Breast implant maker's founder arrested, police say -, GA News Weather & Sports

Breast implant maker's founder arrested, police say

(Source: CNN) (Source: CNN)
(Source: CNN) (Source: CNN)

PARIS (CNN) - The founder of a French company that makes breast implants linked to a health scare was arrested Thursday, the French national police said.

Poly Implant Prostheses (PIP) founder Jean-Claude Mas was detained in Six-Fours-les-Plages, near Toulon in southern France, police said.  

PIP director Claude Couty was arrested around the same time nearby in La Seyne-sur-Mer and investigators searched his home, according to CNN affiliate France 2. 

Mas was arrested in connection with an investigation into involuntary homicide and harm following the cancer death of a French woman with PIP implants in 2010, police in Marseille said. 

The probe was opened in December by prosecutors in Marseille. 

Marseille police and and public health officials are conducting the investigation, police said.

PIP implants have sparked health scares in the United States, Europe and South America. 

An estimated 300,000 women in 65 countries received breast implants from the company. The implants were banned in 2010 and the company went bankrupt later that year. 

The implants are not approved for use in the United States.  French authorities announced last month that the government would pay for the removal of the bankrupt company's implants, which a British medical group says were made from "non-medical grade silicone believed by the manufacturers to be made for mattresses."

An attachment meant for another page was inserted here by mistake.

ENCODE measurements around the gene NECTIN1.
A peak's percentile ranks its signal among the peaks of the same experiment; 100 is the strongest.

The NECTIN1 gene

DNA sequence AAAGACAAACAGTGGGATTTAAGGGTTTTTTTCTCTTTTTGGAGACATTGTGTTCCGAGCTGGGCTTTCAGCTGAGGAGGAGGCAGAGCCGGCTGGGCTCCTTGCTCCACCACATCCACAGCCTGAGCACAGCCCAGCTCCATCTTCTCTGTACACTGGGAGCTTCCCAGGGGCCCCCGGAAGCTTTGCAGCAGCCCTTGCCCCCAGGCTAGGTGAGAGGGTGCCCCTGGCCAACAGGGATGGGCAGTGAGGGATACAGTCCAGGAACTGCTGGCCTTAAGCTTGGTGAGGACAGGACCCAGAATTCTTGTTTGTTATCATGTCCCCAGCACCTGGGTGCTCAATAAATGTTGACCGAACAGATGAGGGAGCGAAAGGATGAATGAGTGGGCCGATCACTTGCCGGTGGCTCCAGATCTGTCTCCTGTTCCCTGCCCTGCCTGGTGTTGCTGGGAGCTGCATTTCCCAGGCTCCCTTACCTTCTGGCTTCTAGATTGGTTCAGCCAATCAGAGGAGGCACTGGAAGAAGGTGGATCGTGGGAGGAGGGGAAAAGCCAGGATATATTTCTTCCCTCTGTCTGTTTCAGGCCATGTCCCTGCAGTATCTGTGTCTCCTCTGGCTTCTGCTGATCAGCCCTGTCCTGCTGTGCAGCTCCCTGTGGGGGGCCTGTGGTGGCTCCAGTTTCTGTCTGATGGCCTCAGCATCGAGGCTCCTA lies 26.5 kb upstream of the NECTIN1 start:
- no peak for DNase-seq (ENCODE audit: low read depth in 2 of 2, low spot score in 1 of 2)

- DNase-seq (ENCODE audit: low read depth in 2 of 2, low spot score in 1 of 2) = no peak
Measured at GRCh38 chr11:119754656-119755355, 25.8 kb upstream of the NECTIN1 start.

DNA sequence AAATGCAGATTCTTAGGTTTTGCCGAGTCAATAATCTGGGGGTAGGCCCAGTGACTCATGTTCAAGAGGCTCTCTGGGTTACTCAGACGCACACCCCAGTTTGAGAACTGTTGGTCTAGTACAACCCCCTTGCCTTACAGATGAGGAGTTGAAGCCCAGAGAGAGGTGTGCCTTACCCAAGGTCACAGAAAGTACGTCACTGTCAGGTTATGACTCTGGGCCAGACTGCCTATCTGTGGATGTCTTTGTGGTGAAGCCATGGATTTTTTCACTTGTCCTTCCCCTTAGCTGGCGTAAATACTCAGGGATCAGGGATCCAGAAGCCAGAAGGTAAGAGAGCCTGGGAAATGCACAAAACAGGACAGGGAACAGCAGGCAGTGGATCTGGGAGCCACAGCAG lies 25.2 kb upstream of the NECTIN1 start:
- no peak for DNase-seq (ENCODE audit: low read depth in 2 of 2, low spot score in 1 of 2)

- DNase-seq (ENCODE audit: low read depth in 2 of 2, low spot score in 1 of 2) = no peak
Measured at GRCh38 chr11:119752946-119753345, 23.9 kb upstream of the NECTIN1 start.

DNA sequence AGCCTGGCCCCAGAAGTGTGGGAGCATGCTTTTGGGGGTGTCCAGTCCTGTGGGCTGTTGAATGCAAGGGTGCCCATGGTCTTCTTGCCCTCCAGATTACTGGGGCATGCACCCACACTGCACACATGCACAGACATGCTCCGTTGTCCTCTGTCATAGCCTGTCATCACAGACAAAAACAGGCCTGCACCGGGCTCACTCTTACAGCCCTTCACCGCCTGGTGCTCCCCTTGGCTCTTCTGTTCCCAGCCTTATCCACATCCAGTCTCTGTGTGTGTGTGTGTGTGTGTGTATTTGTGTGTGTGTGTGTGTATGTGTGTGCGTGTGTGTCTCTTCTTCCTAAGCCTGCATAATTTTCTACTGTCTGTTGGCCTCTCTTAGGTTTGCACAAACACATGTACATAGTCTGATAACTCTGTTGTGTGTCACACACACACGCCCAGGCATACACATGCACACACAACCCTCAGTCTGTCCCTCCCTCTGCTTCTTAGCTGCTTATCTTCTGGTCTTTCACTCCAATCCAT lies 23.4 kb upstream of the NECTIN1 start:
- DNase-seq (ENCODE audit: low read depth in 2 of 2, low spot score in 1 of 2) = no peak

German medical groups recommended this month that women seek removal of PIP breast implants, saying they need not hurry but the devices could pose eventual health problems. 

Authorities in France and England have dismissed fears of cancer from the implants, but have said the devices are prone to rupture and could cause inflammation, scarring and fibrosis.

More than 500 French women have had the implants removed since last year, according to the French government agency that evaluates the safety of medical products. Since then, more than 1,000 implants have ruptured, the agency said. 

The British government says there is still no statistical data to show that PIP implants are either toxic or more prone to rupturing than others.  

"Our advice remains the same that there is not sufficient evidence to recommend routine removal. We have always recommended that women who are concerned should speak to their surgeon or GP," British Health Secretary Andrew Lansley in a statement.  

"The (National Health Service) will support removal of PIP implants if, after this consultation, the patient still has concerns and with her doctor she decides that it is right to do so," he said.

"We believe that private healthcare providers have a moral duty to offer the same service to their patients that we will offer to NHS patients -- free information, consultations, scans and removal if necessary," Lansley said. 

CNN's Pierre Meilhan, Atika Shubert, Diana Magnay and Stefan Simons contributed to this report.  

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